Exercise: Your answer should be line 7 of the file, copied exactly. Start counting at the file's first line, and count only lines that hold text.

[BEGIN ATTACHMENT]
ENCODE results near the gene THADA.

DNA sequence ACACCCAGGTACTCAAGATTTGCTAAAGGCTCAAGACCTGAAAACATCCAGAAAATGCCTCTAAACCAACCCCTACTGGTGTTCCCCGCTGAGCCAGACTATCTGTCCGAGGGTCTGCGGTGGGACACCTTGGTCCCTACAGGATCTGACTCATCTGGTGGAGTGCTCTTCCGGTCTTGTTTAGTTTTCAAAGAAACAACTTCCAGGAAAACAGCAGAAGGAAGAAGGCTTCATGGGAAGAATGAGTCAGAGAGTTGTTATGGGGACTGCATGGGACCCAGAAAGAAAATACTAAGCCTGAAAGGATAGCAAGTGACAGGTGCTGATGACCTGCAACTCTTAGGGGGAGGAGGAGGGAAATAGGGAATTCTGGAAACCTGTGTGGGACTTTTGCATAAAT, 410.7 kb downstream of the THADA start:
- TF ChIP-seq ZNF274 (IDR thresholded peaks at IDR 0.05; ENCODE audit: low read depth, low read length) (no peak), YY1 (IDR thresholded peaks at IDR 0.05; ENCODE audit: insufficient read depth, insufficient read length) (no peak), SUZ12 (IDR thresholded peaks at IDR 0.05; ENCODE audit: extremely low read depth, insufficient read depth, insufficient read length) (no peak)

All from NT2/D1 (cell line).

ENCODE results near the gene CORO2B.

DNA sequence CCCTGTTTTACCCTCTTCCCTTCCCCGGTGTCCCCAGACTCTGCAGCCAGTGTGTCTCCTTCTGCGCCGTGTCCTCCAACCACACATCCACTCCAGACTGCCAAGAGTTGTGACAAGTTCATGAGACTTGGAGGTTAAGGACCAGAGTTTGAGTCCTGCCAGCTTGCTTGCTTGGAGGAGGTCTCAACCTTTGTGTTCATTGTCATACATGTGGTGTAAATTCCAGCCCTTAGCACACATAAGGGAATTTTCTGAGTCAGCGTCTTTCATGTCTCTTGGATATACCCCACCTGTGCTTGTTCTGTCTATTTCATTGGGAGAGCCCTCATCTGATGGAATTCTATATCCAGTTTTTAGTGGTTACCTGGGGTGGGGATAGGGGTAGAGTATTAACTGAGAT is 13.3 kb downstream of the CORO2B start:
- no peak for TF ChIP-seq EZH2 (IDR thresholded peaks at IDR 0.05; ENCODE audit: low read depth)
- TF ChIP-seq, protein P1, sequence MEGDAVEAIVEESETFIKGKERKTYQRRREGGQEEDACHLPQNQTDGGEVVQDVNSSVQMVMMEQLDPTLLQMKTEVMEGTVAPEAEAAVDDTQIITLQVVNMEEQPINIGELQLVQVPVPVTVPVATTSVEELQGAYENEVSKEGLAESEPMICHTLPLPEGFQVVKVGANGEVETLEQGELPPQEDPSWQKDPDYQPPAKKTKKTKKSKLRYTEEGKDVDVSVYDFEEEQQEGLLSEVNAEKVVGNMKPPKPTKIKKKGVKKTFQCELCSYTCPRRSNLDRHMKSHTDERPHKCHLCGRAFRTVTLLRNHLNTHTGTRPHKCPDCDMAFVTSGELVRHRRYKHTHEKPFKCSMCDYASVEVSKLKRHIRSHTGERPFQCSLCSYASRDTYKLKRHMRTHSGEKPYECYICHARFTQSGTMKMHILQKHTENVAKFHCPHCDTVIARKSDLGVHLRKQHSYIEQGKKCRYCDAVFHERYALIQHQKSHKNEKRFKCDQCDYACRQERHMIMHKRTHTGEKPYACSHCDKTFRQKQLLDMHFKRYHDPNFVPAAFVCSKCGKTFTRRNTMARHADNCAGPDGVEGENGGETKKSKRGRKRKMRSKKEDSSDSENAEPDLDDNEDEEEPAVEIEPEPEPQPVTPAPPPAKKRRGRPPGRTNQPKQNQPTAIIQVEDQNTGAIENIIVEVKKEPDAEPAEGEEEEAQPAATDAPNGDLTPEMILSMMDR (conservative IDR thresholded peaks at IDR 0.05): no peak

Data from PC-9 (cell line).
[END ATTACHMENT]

- no peak for TF ChIP-seq EZH2 (IDR thresholded peaks at IDR 0.05; ENCODE audit: low read depth)